Tech 2009: The year in review and the years to come
The technology that supports the mission of law enforcement is evolving at an ever-increasing rate. Every year in the past decade has seen dramatic advances in technology that facilities the free-flow of information to cops on the streets and increases officers’ ability to more safely apprehend suspects. We predicted very early on in 2009 that final year of this decade promised to be one of the busiest in history for police technology, and that turned out to be exactly what we got. In January and February we were only speculating about the newest technology in body armor that meets the .06 NIJ standard. By June and July we were holding it in our hands. As winter turned to spring we were still contemplating the prospect of a nationwide D-Block re-auction in late summer. By Labor Day that option had all but vanished in favor of a regionalized approach to 700MHz broadband communications deployment being touted by the Major Cities Chiefs.
Here is just a small selection of the milestone events and technology trends — decidedly not in chronological order — we witnessed in 2009...
Space and sanity do not permit a complete recap of everything we’ve reported on or found interesting in police technology over the past 12 months. But it’s a worthwhile endeavor to look a little more closely at how a handful of these things might tie together into 2010 and throughout the decade to come.
For example, in the area of computer hardware we think the introduction of the U1 and other ultra-mobile PC (UMPC) solutions will continue to increase the ability of police officers to share vital mission data. Think of the ability to wirelessly tie that handheld device, which might be in the hands of an officer preparing to make tactical entry to a suspect’s dwelling, to the type of software database announced this year by from Mobile BIS. Their software solution provides police officers “with instant access to an individual’s criminal history, gang affiliation, a color-coded warning rating, and more.”
With ultra-high-speed wireless broadband networks powered by IPWireless beginning to spring up in places as diverse as New York City and rural Georgia, the information arriving to the officers on scene can also include everything from building schematics to live video of the dwelling captured by a helicopter orbiting the area. Then, when the entry is made it is entirely possible that the teams will be wearing lighter and more resilient body armor meeting the NIJ .06 standard, and bring to bear a couple of new less lethal devices, notably the new TASER X3 which can take down three hostiles without having to change the cartridge in the weapon. Or maybe the suspects might just choose to get themselves shot — the technological marvels introduced in all manner of firearms have continued every year since the invention of gunpowder, and cops today have a wide variety of new options as long as their local politicians allow the armorer to make those purchases.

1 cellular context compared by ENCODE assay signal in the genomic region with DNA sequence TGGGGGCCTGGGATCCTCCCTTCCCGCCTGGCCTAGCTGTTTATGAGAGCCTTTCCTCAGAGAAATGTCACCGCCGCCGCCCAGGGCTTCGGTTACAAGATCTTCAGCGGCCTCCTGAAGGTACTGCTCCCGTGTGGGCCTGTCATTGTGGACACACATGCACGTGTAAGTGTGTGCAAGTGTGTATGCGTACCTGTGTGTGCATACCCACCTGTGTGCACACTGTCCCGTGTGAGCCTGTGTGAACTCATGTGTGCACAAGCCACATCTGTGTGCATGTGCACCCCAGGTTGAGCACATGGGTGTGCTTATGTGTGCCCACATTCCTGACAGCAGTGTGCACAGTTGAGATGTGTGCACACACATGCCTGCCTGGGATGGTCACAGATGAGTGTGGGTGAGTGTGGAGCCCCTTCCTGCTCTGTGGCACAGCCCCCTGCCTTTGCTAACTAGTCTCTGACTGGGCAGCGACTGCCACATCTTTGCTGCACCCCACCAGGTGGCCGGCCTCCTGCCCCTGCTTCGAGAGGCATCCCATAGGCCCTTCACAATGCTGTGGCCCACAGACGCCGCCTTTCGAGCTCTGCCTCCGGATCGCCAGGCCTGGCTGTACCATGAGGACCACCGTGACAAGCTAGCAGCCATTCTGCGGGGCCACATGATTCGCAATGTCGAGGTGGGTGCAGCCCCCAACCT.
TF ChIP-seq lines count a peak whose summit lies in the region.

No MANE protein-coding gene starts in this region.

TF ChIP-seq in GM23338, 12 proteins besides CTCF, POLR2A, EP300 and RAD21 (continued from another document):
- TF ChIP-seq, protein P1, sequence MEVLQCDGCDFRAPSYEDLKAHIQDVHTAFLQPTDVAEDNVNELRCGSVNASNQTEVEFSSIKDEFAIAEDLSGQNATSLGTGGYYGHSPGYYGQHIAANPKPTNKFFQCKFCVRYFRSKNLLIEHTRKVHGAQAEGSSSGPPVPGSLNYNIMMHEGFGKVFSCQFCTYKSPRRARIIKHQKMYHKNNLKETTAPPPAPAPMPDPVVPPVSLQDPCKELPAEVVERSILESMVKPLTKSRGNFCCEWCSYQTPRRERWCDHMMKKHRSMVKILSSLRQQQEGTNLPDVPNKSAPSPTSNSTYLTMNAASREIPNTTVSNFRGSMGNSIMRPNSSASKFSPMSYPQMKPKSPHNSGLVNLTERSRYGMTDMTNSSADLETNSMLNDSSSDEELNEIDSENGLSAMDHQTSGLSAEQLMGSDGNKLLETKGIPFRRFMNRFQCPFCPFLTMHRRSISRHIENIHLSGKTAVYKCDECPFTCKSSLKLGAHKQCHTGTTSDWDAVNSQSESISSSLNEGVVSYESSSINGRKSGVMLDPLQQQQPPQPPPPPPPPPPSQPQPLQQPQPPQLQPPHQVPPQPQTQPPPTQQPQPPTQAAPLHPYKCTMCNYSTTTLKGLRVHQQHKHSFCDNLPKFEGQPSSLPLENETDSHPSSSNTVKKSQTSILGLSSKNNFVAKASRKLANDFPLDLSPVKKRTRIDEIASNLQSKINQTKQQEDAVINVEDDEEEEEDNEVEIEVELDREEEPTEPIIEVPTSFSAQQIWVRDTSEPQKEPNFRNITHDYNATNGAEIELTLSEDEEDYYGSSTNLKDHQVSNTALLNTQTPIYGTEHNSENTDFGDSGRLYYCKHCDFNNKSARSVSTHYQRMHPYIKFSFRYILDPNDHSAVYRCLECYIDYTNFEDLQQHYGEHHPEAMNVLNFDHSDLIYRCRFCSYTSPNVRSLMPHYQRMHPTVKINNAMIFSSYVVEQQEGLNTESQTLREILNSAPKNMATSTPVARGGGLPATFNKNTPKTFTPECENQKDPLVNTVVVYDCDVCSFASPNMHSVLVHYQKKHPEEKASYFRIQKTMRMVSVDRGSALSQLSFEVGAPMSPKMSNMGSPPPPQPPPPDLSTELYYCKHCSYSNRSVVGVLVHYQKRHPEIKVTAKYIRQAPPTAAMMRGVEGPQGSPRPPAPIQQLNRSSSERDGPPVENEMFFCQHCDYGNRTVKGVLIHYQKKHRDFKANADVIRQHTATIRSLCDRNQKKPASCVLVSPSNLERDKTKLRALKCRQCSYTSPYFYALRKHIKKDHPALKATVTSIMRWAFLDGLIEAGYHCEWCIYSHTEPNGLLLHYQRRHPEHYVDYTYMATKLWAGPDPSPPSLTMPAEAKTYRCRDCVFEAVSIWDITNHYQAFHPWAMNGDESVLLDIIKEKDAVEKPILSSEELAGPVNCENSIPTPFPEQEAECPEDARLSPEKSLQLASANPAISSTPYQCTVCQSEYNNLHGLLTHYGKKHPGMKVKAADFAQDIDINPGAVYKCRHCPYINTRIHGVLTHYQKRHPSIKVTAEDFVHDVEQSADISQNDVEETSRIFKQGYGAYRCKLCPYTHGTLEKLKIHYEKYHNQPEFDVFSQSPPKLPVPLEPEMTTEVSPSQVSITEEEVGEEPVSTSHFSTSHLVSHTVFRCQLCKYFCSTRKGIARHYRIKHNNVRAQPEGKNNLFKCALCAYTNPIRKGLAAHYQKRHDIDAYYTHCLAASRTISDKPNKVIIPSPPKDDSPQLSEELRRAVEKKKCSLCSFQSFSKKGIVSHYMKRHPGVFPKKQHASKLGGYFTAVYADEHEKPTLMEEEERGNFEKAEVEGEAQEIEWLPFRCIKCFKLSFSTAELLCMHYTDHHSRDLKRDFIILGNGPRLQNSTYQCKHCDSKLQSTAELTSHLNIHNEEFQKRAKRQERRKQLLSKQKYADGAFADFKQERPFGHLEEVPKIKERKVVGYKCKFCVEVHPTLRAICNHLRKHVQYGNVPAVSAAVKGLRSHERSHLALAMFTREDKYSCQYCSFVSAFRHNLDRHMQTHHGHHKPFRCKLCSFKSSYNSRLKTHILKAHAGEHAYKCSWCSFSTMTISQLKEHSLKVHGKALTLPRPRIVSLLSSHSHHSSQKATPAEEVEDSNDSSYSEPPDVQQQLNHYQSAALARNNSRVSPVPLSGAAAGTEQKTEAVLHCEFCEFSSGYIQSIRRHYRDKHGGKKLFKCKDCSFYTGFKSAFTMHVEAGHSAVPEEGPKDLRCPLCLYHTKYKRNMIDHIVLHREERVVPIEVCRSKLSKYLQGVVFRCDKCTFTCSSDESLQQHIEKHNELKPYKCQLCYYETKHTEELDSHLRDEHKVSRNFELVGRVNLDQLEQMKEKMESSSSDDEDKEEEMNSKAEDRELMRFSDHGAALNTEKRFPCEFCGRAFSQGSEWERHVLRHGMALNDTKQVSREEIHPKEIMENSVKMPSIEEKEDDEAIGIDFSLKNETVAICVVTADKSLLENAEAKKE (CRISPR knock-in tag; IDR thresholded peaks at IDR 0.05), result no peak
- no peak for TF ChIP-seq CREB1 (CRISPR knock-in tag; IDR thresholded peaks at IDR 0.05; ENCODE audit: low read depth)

Another way we can string together a couple of seemingly unrelated developments in police technology might go thusly. An estimated 1.7 million General Motors vehicles will leave the showrooms next year with a new version of OnStar that allow police pursuing a stolen vehicle to disable the accelerator and slow the fleeing vehicle to a gradual stop. Using this technology, a highway patrol officer can easily and safely identify and stop a suspect vehicle without ever alerting the driver to his suspicions, or endangering himself or nearby drivers with a high-speed pursuit.
In an example scenario, the patrolman’s car passes a vehicle and his onboard license plate reading technology records the tag of a vehicle heading in the opposite direction. Moments later, the officer receives an audio alert that the plates match a JTTF database of vehicles associated with individuals suspected plotting domestic terrorism. It’s quite possible that in 2010, that information will travel to the officers’ squad car via the new Vehicle Mounted Modem (VMM) 4300 device from Motorola, which delivers wireless broadband connectivity “at highway speed” and data throughput rates that “far surpass those available through operator data cards, enabling new applications, such as streaming video from the moving vehicle or accessing real-time video surveillance footage for better situational awareness.”
The officer calls for backup, alerts the neighboring jurisdiction toward which the offending vehicle was headed, and reverses his course to come in behind the car. With the help of their GPS-enabled mobile notebook computers mounted in their squad cars, officers from a dozen different points on the compass rose all converge on a single location on an unpopulated stretch of the country road.
The Chief of Police for a small nearby town, driving an unmarked hybrid vehicle meant mostly for patrolling the sleepy streets in a hamlet of 8,000 people, enters the two-lane highway behind the suspects. When they look at the car following 100 yards behind them, the suspects see nothing unusual about it whatsoever. As the two vehicles approach the pre-ordained spot, the Chief activates the accelerator disabling feature, and instantly the hazard lights on the suspects’ car are lit as it comes coasting to a stop.
Like a heard of turtles, cops from three different jurisdictions are on the scene in what seems like an instant. But it was careful coordination and high-tech communication that made the takedown possible. Without a shot being fired, two dangerous terrorists are in custody.
These are but two examples. The possibilities are literally limitless. What do you see on the horizon as implications of this year’s newest developments in police technology? Add your thoughts to the comments area below.
Have a happy, healthy, hearty holiday season and a safe and productive New Year.
— Doug Wyllie, PoliceOne Senior Editor
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